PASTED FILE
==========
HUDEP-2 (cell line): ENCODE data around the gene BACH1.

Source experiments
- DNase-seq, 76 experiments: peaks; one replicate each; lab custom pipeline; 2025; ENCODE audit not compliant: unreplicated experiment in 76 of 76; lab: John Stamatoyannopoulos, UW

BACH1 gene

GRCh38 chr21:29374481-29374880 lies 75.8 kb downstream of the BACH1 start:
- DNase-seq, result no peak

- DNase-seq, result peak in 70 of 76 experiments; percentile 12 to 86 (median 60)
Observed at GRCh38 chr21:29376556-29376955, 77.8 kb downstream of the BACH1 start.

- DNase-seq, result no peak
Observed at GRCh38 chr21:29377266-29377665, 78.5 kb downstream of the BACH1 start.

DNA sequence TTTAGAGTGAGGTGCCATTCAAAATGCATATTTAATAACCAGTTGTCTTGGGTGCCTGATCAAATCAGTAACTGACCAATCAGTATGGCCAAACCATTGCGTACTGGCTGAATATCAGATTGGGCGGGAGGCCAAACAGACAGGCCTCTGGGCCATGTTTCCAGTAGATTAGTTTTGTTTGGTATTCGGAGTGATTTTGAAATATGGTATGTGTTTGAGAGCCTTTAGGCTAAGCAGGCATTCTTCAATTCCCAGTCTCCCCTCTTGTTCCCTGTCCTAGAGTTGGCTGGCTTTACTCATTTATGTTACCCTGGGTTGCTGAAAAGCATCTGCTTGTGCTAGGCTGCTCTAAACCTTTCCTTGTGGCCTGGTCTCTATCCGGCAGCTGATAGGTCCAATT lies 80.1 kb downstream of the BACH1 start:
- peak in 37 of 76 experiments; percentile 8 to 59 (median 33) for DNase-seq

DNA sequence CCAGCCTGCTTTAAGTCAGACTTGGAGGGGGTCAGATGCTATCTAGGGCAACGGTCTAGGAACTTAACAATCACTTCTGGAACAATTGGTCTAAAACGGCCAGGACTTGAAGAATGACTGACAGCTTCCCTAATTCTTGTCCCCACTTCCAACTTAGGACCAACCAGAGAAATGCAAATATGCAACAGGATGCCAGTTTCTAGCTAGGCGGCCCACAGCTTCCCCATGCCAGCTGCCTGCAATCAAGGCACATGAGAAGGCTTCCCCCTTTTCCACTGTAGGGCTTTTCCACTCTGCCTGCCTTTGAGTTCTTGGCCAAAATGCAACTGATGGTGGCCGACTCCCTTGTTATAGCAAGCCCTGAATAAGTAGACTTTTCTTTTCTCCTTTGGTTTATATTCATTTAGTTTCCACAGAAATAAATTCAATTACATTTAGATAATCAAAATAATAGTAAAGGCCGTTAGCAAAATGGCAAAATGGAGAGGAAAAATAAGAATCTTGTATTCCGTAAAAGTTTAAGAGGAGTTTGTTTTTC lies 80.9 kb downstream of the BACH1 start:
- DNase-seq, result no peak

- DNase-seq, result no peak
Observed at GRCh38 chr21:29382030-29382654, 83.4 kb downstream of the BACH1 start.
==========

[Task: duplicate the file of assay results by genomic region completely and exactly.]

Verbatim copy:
HUDEP-2 (cell line): ENCODE data around the gene BACH1.

Source experiments
- DNase-seq, 76 experiments: peaks; one replicate each; lab custom pipeline; 2025; ENCODE audit not compliant: unreplicated experiment in 76 of 76; lab: John Stamatoyannopoulos, UW

BACH1 gene

GRCh38 chr21:29374481-29374880 lies 75.8 kb downstream of the BACH1 start:
- DNase-seq, result no peak

- DNase-seq, result peak in 70 of 76 experiments; percentile 12 to 86 (median 60)
Observed at GRCh38 chr21:29376556-29376955, 77.8 kb downstream of the BACH1 start.

- DNase-seq, result no peak
Observed at GRCh38 chr21:29377266-29377665, 78.5 kb downstream of the BACH1 start.

DNA sequence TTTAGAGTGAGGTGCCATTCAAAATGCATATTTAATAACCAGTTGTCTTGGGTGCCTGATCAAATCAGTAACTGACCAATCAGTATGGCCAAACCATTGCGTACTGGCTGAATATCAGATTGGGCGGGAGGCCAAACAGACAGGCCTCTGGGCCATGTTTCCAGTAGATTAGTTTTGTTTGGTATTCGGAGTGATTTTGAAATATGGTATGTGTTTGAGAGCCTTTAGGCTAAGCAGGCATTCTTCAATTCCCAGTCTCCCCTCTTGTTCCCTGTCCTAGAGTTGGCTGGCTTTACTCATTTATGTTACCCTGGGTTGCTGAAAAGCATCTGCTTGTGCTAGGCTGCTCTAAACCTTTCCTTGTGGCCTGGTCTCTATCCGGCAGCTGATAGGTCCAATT lies 80.1 kb downstream of the BACH1 start:
- peak in 37 of 76 experiments; percentile 8 to 59 (median 33) for DNase-seq

DNA sequence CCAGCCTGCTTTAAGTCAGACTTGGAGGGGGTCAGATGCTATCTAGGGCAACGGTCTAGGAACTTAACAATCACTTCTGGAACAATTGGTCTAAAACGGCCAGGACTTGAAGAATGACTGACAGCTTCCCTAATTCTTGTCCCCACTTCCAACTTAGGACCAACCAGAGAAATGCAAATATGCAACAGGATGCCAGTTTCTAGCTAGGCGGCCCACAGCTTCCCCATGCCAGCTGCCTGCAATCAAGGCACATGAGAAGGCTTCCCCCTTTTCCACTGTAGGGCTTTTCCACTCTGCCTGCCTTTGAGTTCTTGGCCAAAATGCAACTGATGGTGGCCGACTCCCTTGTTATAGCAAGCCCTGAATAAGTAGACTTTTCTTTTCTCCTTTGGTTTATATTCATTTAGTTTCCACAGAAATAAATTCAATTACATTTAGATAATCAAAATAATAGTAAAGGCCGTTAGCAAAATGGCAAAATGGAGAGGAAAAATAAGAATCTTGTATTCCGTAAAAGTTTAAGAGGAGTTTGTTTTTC lies 80.9 kb downstream of the BACH1 start:
- DNase-seq, result no peak

- DNase-seq, result no peak
Observed at GRCh38 chr21:29382030-29382654, 83.4 kb downstream of the BACH1 start.